No associations among gestational weight gain, maternal dietary fat intake (total or subtypes including n-3 PUFA and n-6 PUFA) and plasma estradiol levels were found. However, pregnancy progesterone levels correlated with weight gain during pregnancy. Identification of other possible determinants of pregnancy estradiol and progesterone levels, important for the development of breast cancer in both mothers and offspring, are needed.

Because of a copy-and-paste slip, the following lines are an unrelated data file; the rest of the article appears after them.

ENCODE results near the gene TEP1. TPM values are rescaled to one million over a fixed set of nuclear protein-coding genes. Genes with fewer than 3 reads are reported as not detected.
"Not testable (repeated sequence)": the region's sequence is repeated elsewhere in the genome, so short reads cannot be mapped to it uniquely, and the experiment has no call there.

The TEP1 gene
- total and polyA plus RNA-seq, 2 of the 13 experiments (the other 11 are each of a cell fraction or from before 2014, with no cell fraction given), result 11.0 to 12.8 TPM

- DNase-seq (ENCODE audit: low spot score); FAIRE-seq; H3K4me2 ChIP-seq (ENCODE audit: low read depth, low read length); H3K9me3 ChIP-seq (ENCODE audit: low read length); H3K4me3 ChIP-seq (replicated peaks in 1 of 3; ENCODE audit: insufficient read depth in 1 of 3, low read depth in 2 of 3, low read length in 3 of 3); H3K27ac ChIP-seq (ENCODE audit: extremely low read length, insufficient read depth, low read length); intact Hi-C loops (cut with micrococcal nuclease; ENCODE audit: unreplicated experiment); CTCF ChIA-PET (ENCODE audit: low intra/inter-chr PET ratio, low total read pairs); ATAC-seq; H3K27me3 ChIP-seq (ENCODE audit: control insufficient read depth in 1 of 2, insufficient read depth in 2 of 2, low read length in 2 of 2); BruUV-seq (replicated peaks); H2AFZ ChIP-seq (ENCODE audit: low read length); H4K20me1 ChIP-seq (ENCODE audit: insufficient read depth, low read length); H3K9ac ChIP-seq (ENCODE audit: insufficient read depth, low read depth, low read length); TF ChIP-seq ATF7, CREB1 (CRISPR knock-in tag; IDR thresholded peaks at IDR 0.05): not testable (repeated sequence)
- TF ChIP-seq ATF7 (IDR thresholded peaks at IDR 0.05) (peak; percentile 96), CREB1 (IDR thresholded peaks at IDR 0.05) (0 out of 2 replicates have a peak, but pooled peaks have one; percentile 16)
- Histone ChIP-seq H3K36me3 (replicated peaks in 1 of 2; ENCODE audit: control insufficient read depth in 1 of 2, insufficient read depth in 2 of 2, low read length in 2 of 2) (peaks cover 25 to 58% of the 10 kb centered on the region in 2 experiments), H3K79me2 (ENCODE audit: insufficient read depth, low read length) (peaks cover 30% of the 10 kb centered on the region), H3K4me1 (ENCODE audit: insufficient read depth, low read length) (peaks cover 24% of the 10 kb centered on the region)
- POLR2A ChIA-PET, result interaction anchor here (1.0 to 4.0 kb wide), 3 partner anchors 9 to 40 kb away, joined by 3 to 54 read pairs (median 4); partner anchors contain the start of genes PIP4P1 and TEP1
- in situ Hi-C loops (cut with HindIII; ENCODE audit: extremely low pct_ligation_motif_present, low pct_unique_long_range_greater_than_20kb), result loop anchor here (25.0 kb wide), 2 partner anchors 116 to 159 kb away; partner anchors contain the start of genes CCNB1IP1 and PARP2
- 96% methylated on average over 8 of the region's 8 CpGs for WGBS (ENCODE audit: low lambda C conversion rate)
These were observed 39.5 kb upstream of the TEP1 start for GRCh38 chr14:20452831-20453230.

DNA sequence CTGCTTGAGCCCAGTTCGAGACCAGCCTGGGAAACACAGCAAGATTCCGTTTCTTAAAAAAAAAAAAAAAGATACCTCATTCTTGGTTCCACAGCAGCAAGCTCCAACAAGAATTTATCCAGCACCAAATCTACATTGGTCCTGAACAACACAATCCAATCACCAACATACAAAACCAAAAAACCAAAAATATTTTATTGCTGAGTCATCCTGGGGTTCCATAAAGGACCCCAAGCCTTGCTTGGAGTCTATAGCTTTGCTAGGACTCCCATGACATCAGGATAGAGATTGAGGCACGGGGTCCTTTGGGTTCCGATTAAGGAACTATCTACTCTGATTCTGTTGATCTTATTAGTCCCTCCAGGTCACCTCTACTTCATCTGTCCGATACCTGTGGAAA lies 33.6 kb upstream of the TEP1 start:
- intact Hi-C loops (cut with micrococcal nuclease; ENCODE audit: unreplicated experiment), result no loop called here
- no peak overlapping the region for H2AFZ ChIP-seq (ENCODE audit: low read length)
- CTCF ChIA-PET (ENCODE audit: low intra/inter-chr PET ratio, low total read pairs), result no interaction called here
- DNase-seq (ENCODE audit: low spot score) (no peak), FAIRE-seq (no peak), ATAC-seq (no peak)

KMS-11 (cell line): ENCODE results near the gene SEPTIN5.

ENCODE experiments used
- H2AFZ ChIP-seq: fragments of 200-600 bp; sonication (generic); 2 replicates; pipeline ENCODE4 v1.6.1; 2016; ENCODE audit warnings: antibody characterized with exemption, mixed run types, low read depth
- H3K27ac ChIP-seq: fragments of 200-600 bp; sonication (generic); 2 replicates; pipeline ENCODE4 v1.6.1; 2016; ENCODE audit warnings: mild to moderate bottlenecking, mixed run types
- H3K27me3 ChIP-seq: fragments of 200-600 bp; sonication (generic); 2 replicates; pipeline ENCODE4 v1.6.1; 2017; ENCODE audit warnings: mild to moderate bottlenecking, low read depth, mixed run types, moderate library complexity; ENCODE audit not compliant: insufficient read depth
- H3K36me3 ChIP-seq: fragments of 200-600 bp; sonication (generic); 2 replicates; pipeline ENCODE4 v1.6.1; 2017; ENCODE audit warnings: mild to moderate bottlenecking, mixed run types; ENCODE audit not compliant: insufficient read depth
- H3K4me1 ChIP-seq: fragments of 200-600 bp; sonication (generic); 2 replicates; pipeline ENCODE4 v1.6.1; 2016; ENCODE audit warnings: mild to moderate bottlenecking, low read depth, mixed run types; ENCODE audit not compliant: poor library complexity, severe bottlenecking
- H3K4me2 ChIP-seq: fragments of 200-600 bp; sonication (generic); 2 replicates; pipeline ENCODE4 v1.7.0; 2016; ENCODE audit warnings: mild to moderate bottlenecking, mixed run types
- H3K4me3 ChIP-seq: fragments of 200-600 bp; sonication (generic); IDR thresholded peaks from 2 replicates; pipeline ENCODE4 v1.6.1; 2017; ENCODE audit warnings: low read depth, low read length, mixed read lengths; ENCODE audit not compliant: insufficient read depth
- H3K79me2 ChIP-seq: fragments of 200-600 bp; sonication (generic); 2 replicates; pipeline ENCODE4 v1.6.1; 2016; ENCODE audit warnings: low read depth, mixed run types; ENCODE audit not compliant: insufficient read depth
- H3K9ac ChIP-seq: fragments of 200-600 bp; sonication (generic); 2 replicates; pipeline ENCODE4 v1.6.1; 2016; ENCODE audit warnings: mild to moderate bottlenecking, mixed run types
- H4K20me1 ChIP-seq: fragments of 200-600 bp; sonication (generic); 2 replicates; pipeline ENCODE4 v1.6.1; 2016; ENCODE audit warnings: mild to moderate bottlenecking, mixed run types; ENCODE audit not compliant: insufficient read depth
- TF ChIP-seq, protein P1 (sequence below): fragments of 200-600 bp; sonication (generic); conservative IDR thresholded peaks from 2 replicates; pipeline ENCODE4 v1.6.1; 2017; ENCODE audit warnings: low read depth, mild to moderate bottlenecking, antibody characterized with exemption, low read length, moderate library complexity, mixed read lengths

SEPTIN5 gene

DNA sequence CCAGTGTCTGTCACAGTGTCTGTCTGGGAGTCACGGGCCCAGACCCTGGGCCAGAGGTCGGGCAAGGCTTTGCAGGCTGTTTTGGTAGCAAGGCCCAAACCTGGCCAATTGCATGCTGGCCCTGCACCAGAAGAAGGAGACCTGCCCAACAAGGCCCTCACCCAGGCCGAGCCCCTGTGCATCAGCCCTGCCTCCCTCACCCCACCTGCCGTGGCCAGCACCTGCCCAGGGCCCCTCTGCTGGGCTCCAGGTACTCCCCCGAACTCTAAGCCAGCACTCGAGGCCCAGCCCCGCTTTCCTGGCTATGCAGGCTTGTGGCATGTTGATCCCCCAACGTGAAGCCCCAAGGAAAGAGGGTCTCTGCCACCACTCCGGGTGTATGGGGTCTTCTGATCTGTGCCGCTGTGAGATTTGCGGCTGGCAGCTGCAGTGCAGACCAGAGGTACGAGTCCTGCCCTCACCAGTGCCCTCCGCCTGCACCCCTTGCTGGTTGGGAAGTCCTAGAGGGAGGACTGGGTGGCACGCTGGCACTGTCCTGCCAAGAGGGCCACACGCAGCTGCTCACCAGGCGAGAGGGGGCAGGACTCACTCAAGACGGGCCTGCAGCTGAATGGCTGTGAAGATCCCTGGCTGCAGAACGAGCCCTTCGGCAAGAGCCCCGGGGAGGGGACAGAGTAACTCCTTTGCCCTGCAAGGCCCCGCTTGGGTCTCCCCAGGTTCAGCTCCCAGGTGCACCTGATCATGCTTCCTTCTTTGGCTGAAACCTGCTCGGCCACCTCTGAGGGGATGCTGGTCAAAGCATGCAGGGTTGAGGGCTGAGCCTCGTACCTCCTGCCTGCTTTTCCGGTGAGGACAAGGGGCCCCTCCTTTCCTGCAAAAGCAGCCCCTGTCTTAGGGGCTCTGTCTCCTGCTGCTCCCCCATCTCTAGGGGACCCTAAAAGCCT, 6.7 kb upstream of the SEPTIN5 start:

Low parity and late age at first full-term birth are well-established risk factors for breast cancer in the mothers . Recently it has also become evident that the environment in utero modifies the breast cancer risk in the female offspring. A large body of epidemiological evidence shows that a high birth weight increases breast cancer risk [2,3]. The biological mechanisms underlying these associations are not fully known, but variations in maternal hormone levels during pregnancy e.g. estrogens or progesterone have been proposed to play a role [1,4]. The estrogen-hypothesis is supported by findings showing that pregnant women  who haven taken diethylstilbestrol (a synthetic estrogen) exhibit increased breast cancer risk, and the findings from a nested-case control study in which women with higher pregnancy estrone levels during the third trimester had a two-fold incidence of breast cancer compared to controls . Furthermore, several studies have reported positive associations between maternal estrogen levels and fetal size [7,8]. For progesterone, Hispanic women who are at lower risk of breast cancer than Caucasian women have been reported to have the lowest pregnancy levels of progesterone .